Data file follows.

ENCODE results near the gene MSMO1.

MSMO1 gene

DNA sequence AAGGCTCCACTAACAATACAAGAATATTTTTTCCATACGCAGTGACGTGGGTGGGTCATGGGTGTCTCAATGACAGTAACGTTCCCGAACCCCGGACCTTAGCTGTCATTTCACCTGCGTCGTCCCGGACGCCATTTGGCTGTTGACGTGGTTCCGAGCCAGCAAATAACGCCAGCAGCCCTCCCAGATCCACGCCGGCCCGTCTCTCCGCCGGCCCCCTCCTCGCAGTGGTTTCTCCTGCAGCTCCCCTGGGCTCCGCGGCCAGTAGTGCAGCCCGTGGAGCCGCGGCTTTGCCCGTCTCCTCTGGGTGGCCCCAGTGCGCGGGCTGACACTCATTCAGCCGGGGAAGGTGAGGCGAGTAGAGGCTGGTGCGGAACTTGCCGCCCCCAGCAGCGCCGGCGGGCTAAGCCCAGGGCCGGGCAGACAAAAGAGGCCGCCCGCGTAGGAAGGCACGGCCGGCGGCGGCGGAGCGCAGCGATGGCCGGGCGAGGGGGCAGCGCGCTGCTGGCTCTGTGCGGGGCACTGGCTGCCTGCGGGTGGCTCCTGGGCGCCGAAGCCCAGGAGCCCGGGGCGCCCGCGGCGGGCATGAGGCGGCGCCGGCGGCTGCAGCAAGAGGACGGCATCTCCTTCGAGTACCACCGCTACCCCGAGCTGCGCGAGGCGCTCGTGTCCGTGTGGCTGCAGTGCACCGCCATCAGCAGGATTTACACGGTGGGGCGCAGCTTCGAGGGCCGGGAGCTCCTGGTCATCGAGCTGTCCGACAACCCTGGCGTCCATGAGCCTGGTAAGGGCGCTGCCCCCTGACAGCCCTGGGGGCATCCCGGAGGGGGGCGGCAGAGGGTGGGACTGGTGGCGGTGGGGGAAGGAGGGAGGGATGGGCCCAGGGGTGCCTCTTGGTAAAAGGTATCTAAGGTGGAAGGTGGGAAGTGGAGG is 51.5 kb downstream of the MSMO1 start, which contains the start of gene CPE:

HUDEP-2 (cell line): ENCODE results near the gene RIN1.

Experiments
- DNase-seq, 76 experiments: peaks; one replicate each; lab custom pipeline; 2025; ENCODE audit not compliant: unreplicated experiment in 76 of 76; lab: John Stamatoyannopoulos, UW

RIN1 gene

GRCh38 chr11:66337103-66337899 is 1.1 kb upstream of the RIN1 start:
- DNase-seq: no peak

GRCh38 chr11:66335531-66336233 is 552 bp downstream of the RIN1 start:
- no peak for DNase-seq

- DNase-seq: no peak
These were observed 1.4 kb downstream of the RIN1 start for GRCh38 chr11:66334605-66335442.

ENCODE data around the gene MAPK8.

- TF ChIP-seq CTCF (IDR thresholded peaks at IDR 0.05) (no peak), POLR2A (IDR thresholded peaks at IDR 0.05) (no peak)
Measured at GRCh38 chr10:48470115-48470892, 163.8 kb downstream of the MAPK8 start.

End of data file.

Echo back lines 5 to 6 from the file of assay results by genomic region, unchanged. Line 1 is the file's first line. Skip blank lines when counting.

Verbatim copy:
Experiments
- DNase-seq, 76 experiments: peaks; one replicate each; lab custom pipeline; 2025; ENCODE audit not compliant: unreplicated experiment in 76 of 76; lab: John Stamatoyannopoulos, UW